The thing that I am curious about is how this very openness becomes its own elitist dogma.

I see this at the park all the time--people look at the art in the park according to their real-world rules, in which they assign a certain amount of value as a matter of practicality, so that they can navigate and understand the world and their place in it. When confronted with something that makes no sense, like a piece of art, located in a public park, that is made of a material children find irresistable, on the ground, in unstable condition so that children can pick it up and play with it...

...they make a judgement. They say to themselves that it's obviously OK that their children are jumping up and down and pulling at this thing until it breaks. If it wasn't okay, then the sculpture would be out of the way of the children, or made out of a different material. And the fact that it's not withstanding the treatment their children are dishing out is not proof that it should not be touched. It's proof that the sculpture wasn't executed well. They don't have any problem seeing that this sculpture failed in this context for simple reasons.

This drives the administrators of the park (including myself) crazy! Don't these philistines understand, we say amongst ourselves, that it's not a playground, that this is art and should be respected as such?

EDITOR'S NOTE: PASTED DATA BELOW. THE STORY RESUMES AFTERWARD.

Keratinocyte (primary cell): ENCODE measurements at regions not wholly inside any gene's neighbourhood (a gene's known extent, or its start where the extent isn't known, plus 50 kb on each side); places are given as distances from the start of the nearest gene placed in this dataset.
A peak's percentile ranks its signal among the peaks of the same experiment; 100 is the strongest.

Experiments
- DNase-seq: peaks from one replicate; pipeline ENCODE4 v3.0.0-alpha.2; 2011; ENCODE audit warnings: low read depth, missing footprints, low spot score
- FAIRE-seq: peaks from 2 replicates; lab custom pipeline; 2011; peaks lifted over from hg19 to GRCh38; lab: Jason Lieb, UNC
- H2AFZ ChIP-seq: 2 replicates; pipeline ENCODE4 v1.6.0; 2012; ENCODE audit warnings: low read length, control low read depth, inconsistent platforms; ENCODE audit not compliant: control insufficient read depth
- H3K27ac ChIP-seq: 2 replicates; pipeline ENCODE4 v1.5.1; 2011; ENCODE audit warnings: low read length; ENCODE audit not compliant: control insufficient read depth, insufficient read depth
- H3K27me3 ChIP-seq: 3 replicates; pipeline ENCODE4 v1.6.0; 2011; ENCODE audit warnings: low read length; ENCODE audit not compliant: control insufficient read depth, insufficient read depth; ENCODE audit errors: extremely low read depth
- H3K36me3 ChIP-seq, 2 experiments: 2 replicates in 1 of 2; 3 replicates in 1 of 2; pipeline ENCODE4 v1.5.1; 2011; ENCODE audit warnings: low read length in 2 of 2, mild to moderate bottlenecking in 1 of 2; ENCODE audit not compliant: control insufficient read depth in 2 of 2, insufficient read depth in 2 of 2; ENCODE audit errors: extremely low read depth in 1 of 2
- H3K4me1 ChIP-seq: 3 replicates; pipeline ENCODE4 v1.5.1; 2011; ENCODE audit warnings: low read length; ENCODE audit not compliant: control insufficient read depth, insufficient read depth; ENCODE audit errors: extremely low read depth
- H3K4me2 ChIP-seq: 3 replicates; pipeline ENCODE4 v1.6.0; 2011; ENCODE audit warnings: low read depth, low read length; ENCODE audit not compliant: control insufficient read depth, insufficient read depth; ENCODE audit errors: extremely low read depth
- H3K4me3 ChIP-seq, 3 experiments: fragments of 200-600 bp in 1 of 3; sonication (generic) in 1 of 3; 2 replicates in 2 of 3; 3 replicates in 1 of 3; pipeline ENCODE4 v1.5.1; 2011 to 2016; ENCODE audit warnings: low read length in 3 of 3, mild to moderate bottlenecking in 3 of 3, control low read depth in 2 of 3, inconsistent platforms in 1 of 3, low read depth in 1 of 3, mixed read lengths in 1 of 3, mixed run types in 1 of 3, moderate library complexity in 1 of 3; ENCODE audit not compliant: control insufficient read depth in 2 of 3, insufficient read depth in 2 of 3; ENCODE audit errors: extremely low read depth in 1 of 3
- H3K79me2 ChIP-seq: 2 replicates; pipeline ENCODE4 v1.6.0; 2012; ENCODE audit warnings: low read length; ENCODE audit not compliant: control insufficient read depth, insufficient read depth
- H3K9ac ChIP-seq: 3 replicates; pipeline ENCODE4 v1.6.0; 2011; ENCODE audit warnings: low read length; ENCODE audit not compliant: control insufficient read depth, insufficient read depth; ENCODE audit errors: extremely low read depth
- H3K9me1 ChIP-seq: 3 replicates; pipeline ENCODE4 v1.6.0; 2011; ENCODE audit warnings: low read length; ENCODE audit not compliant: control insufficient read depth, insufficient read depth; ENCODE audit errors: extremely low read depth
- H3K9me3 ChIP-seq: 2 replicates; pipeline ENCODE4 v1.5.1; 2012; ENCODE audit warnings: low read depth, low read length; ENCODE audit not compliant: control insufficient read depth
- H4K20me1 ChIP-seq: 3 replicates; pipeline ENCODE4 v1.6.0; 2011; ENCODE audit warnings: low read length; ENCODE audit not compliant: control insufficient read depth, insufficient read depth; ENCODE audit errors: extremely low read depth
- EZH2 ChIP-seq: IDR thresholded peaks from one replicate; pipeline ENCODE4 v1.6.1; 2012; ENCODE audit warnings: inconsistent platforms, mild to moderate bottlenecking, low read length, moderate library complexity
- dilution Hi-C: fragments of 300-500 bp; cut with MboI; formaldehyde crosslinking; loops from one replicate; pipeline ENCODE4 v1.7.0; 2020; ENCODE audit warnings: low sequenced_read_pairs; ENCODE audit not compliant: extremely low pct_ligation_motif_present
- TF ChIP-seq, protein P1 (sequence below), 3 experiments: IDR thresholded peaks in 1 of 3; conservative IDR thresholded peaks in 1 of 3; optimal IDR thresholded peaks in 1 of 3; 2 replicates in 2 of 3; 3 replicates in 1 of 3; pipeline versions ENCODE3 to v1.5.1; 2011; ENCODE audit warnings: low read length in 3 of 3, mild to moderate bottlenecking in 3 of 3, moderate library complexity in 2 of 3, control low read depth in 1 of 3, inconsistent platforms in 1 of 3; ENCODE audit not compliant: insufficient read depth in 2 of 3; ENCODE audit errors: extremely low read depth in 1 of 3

What I find funny is the way this type of situation inverts the direction of elitism. I am the elitist one in this instance--I am the one shining down some rule that makes no sense, and that provides this sculpture with special privileges that are not even appropriate in this context. And the parent, or the judger, is the one who is just being as broad and sensitive as possible to what is actually around them.


Anonymous Anonymous said...

My wife and I visited Socrates many times when we lived in Astoria and Jackson Heights. It is my absolute favorite place to see sculpture. I witnessed in person the types of situations you are describing and critiquing. From my perspective I was annoyed that I couldn't view the sculpture in its entirety because these idiots were crawling all over it. When I took my three year old son to see an exhibition there was a multiple part sculpture in the area of the park where the gray cobblestones are placed on the earth to form a sort of ancient looking hill. The talented sculptor had created these bush or shrub like things with an interconnected root system that stretched out on to the grass out of different colored pieces of wire with bright yellow caps placed on their ends. There was a certain amount of repetitiveness involved in the sculpting process and the artist was very meticulous when executing the work. We all loved it. My son gently brushed his hands across the tops of the yellow caps but otherwise he just sat next to it and looked at it very closely. I never would have let him mess with the sculpture.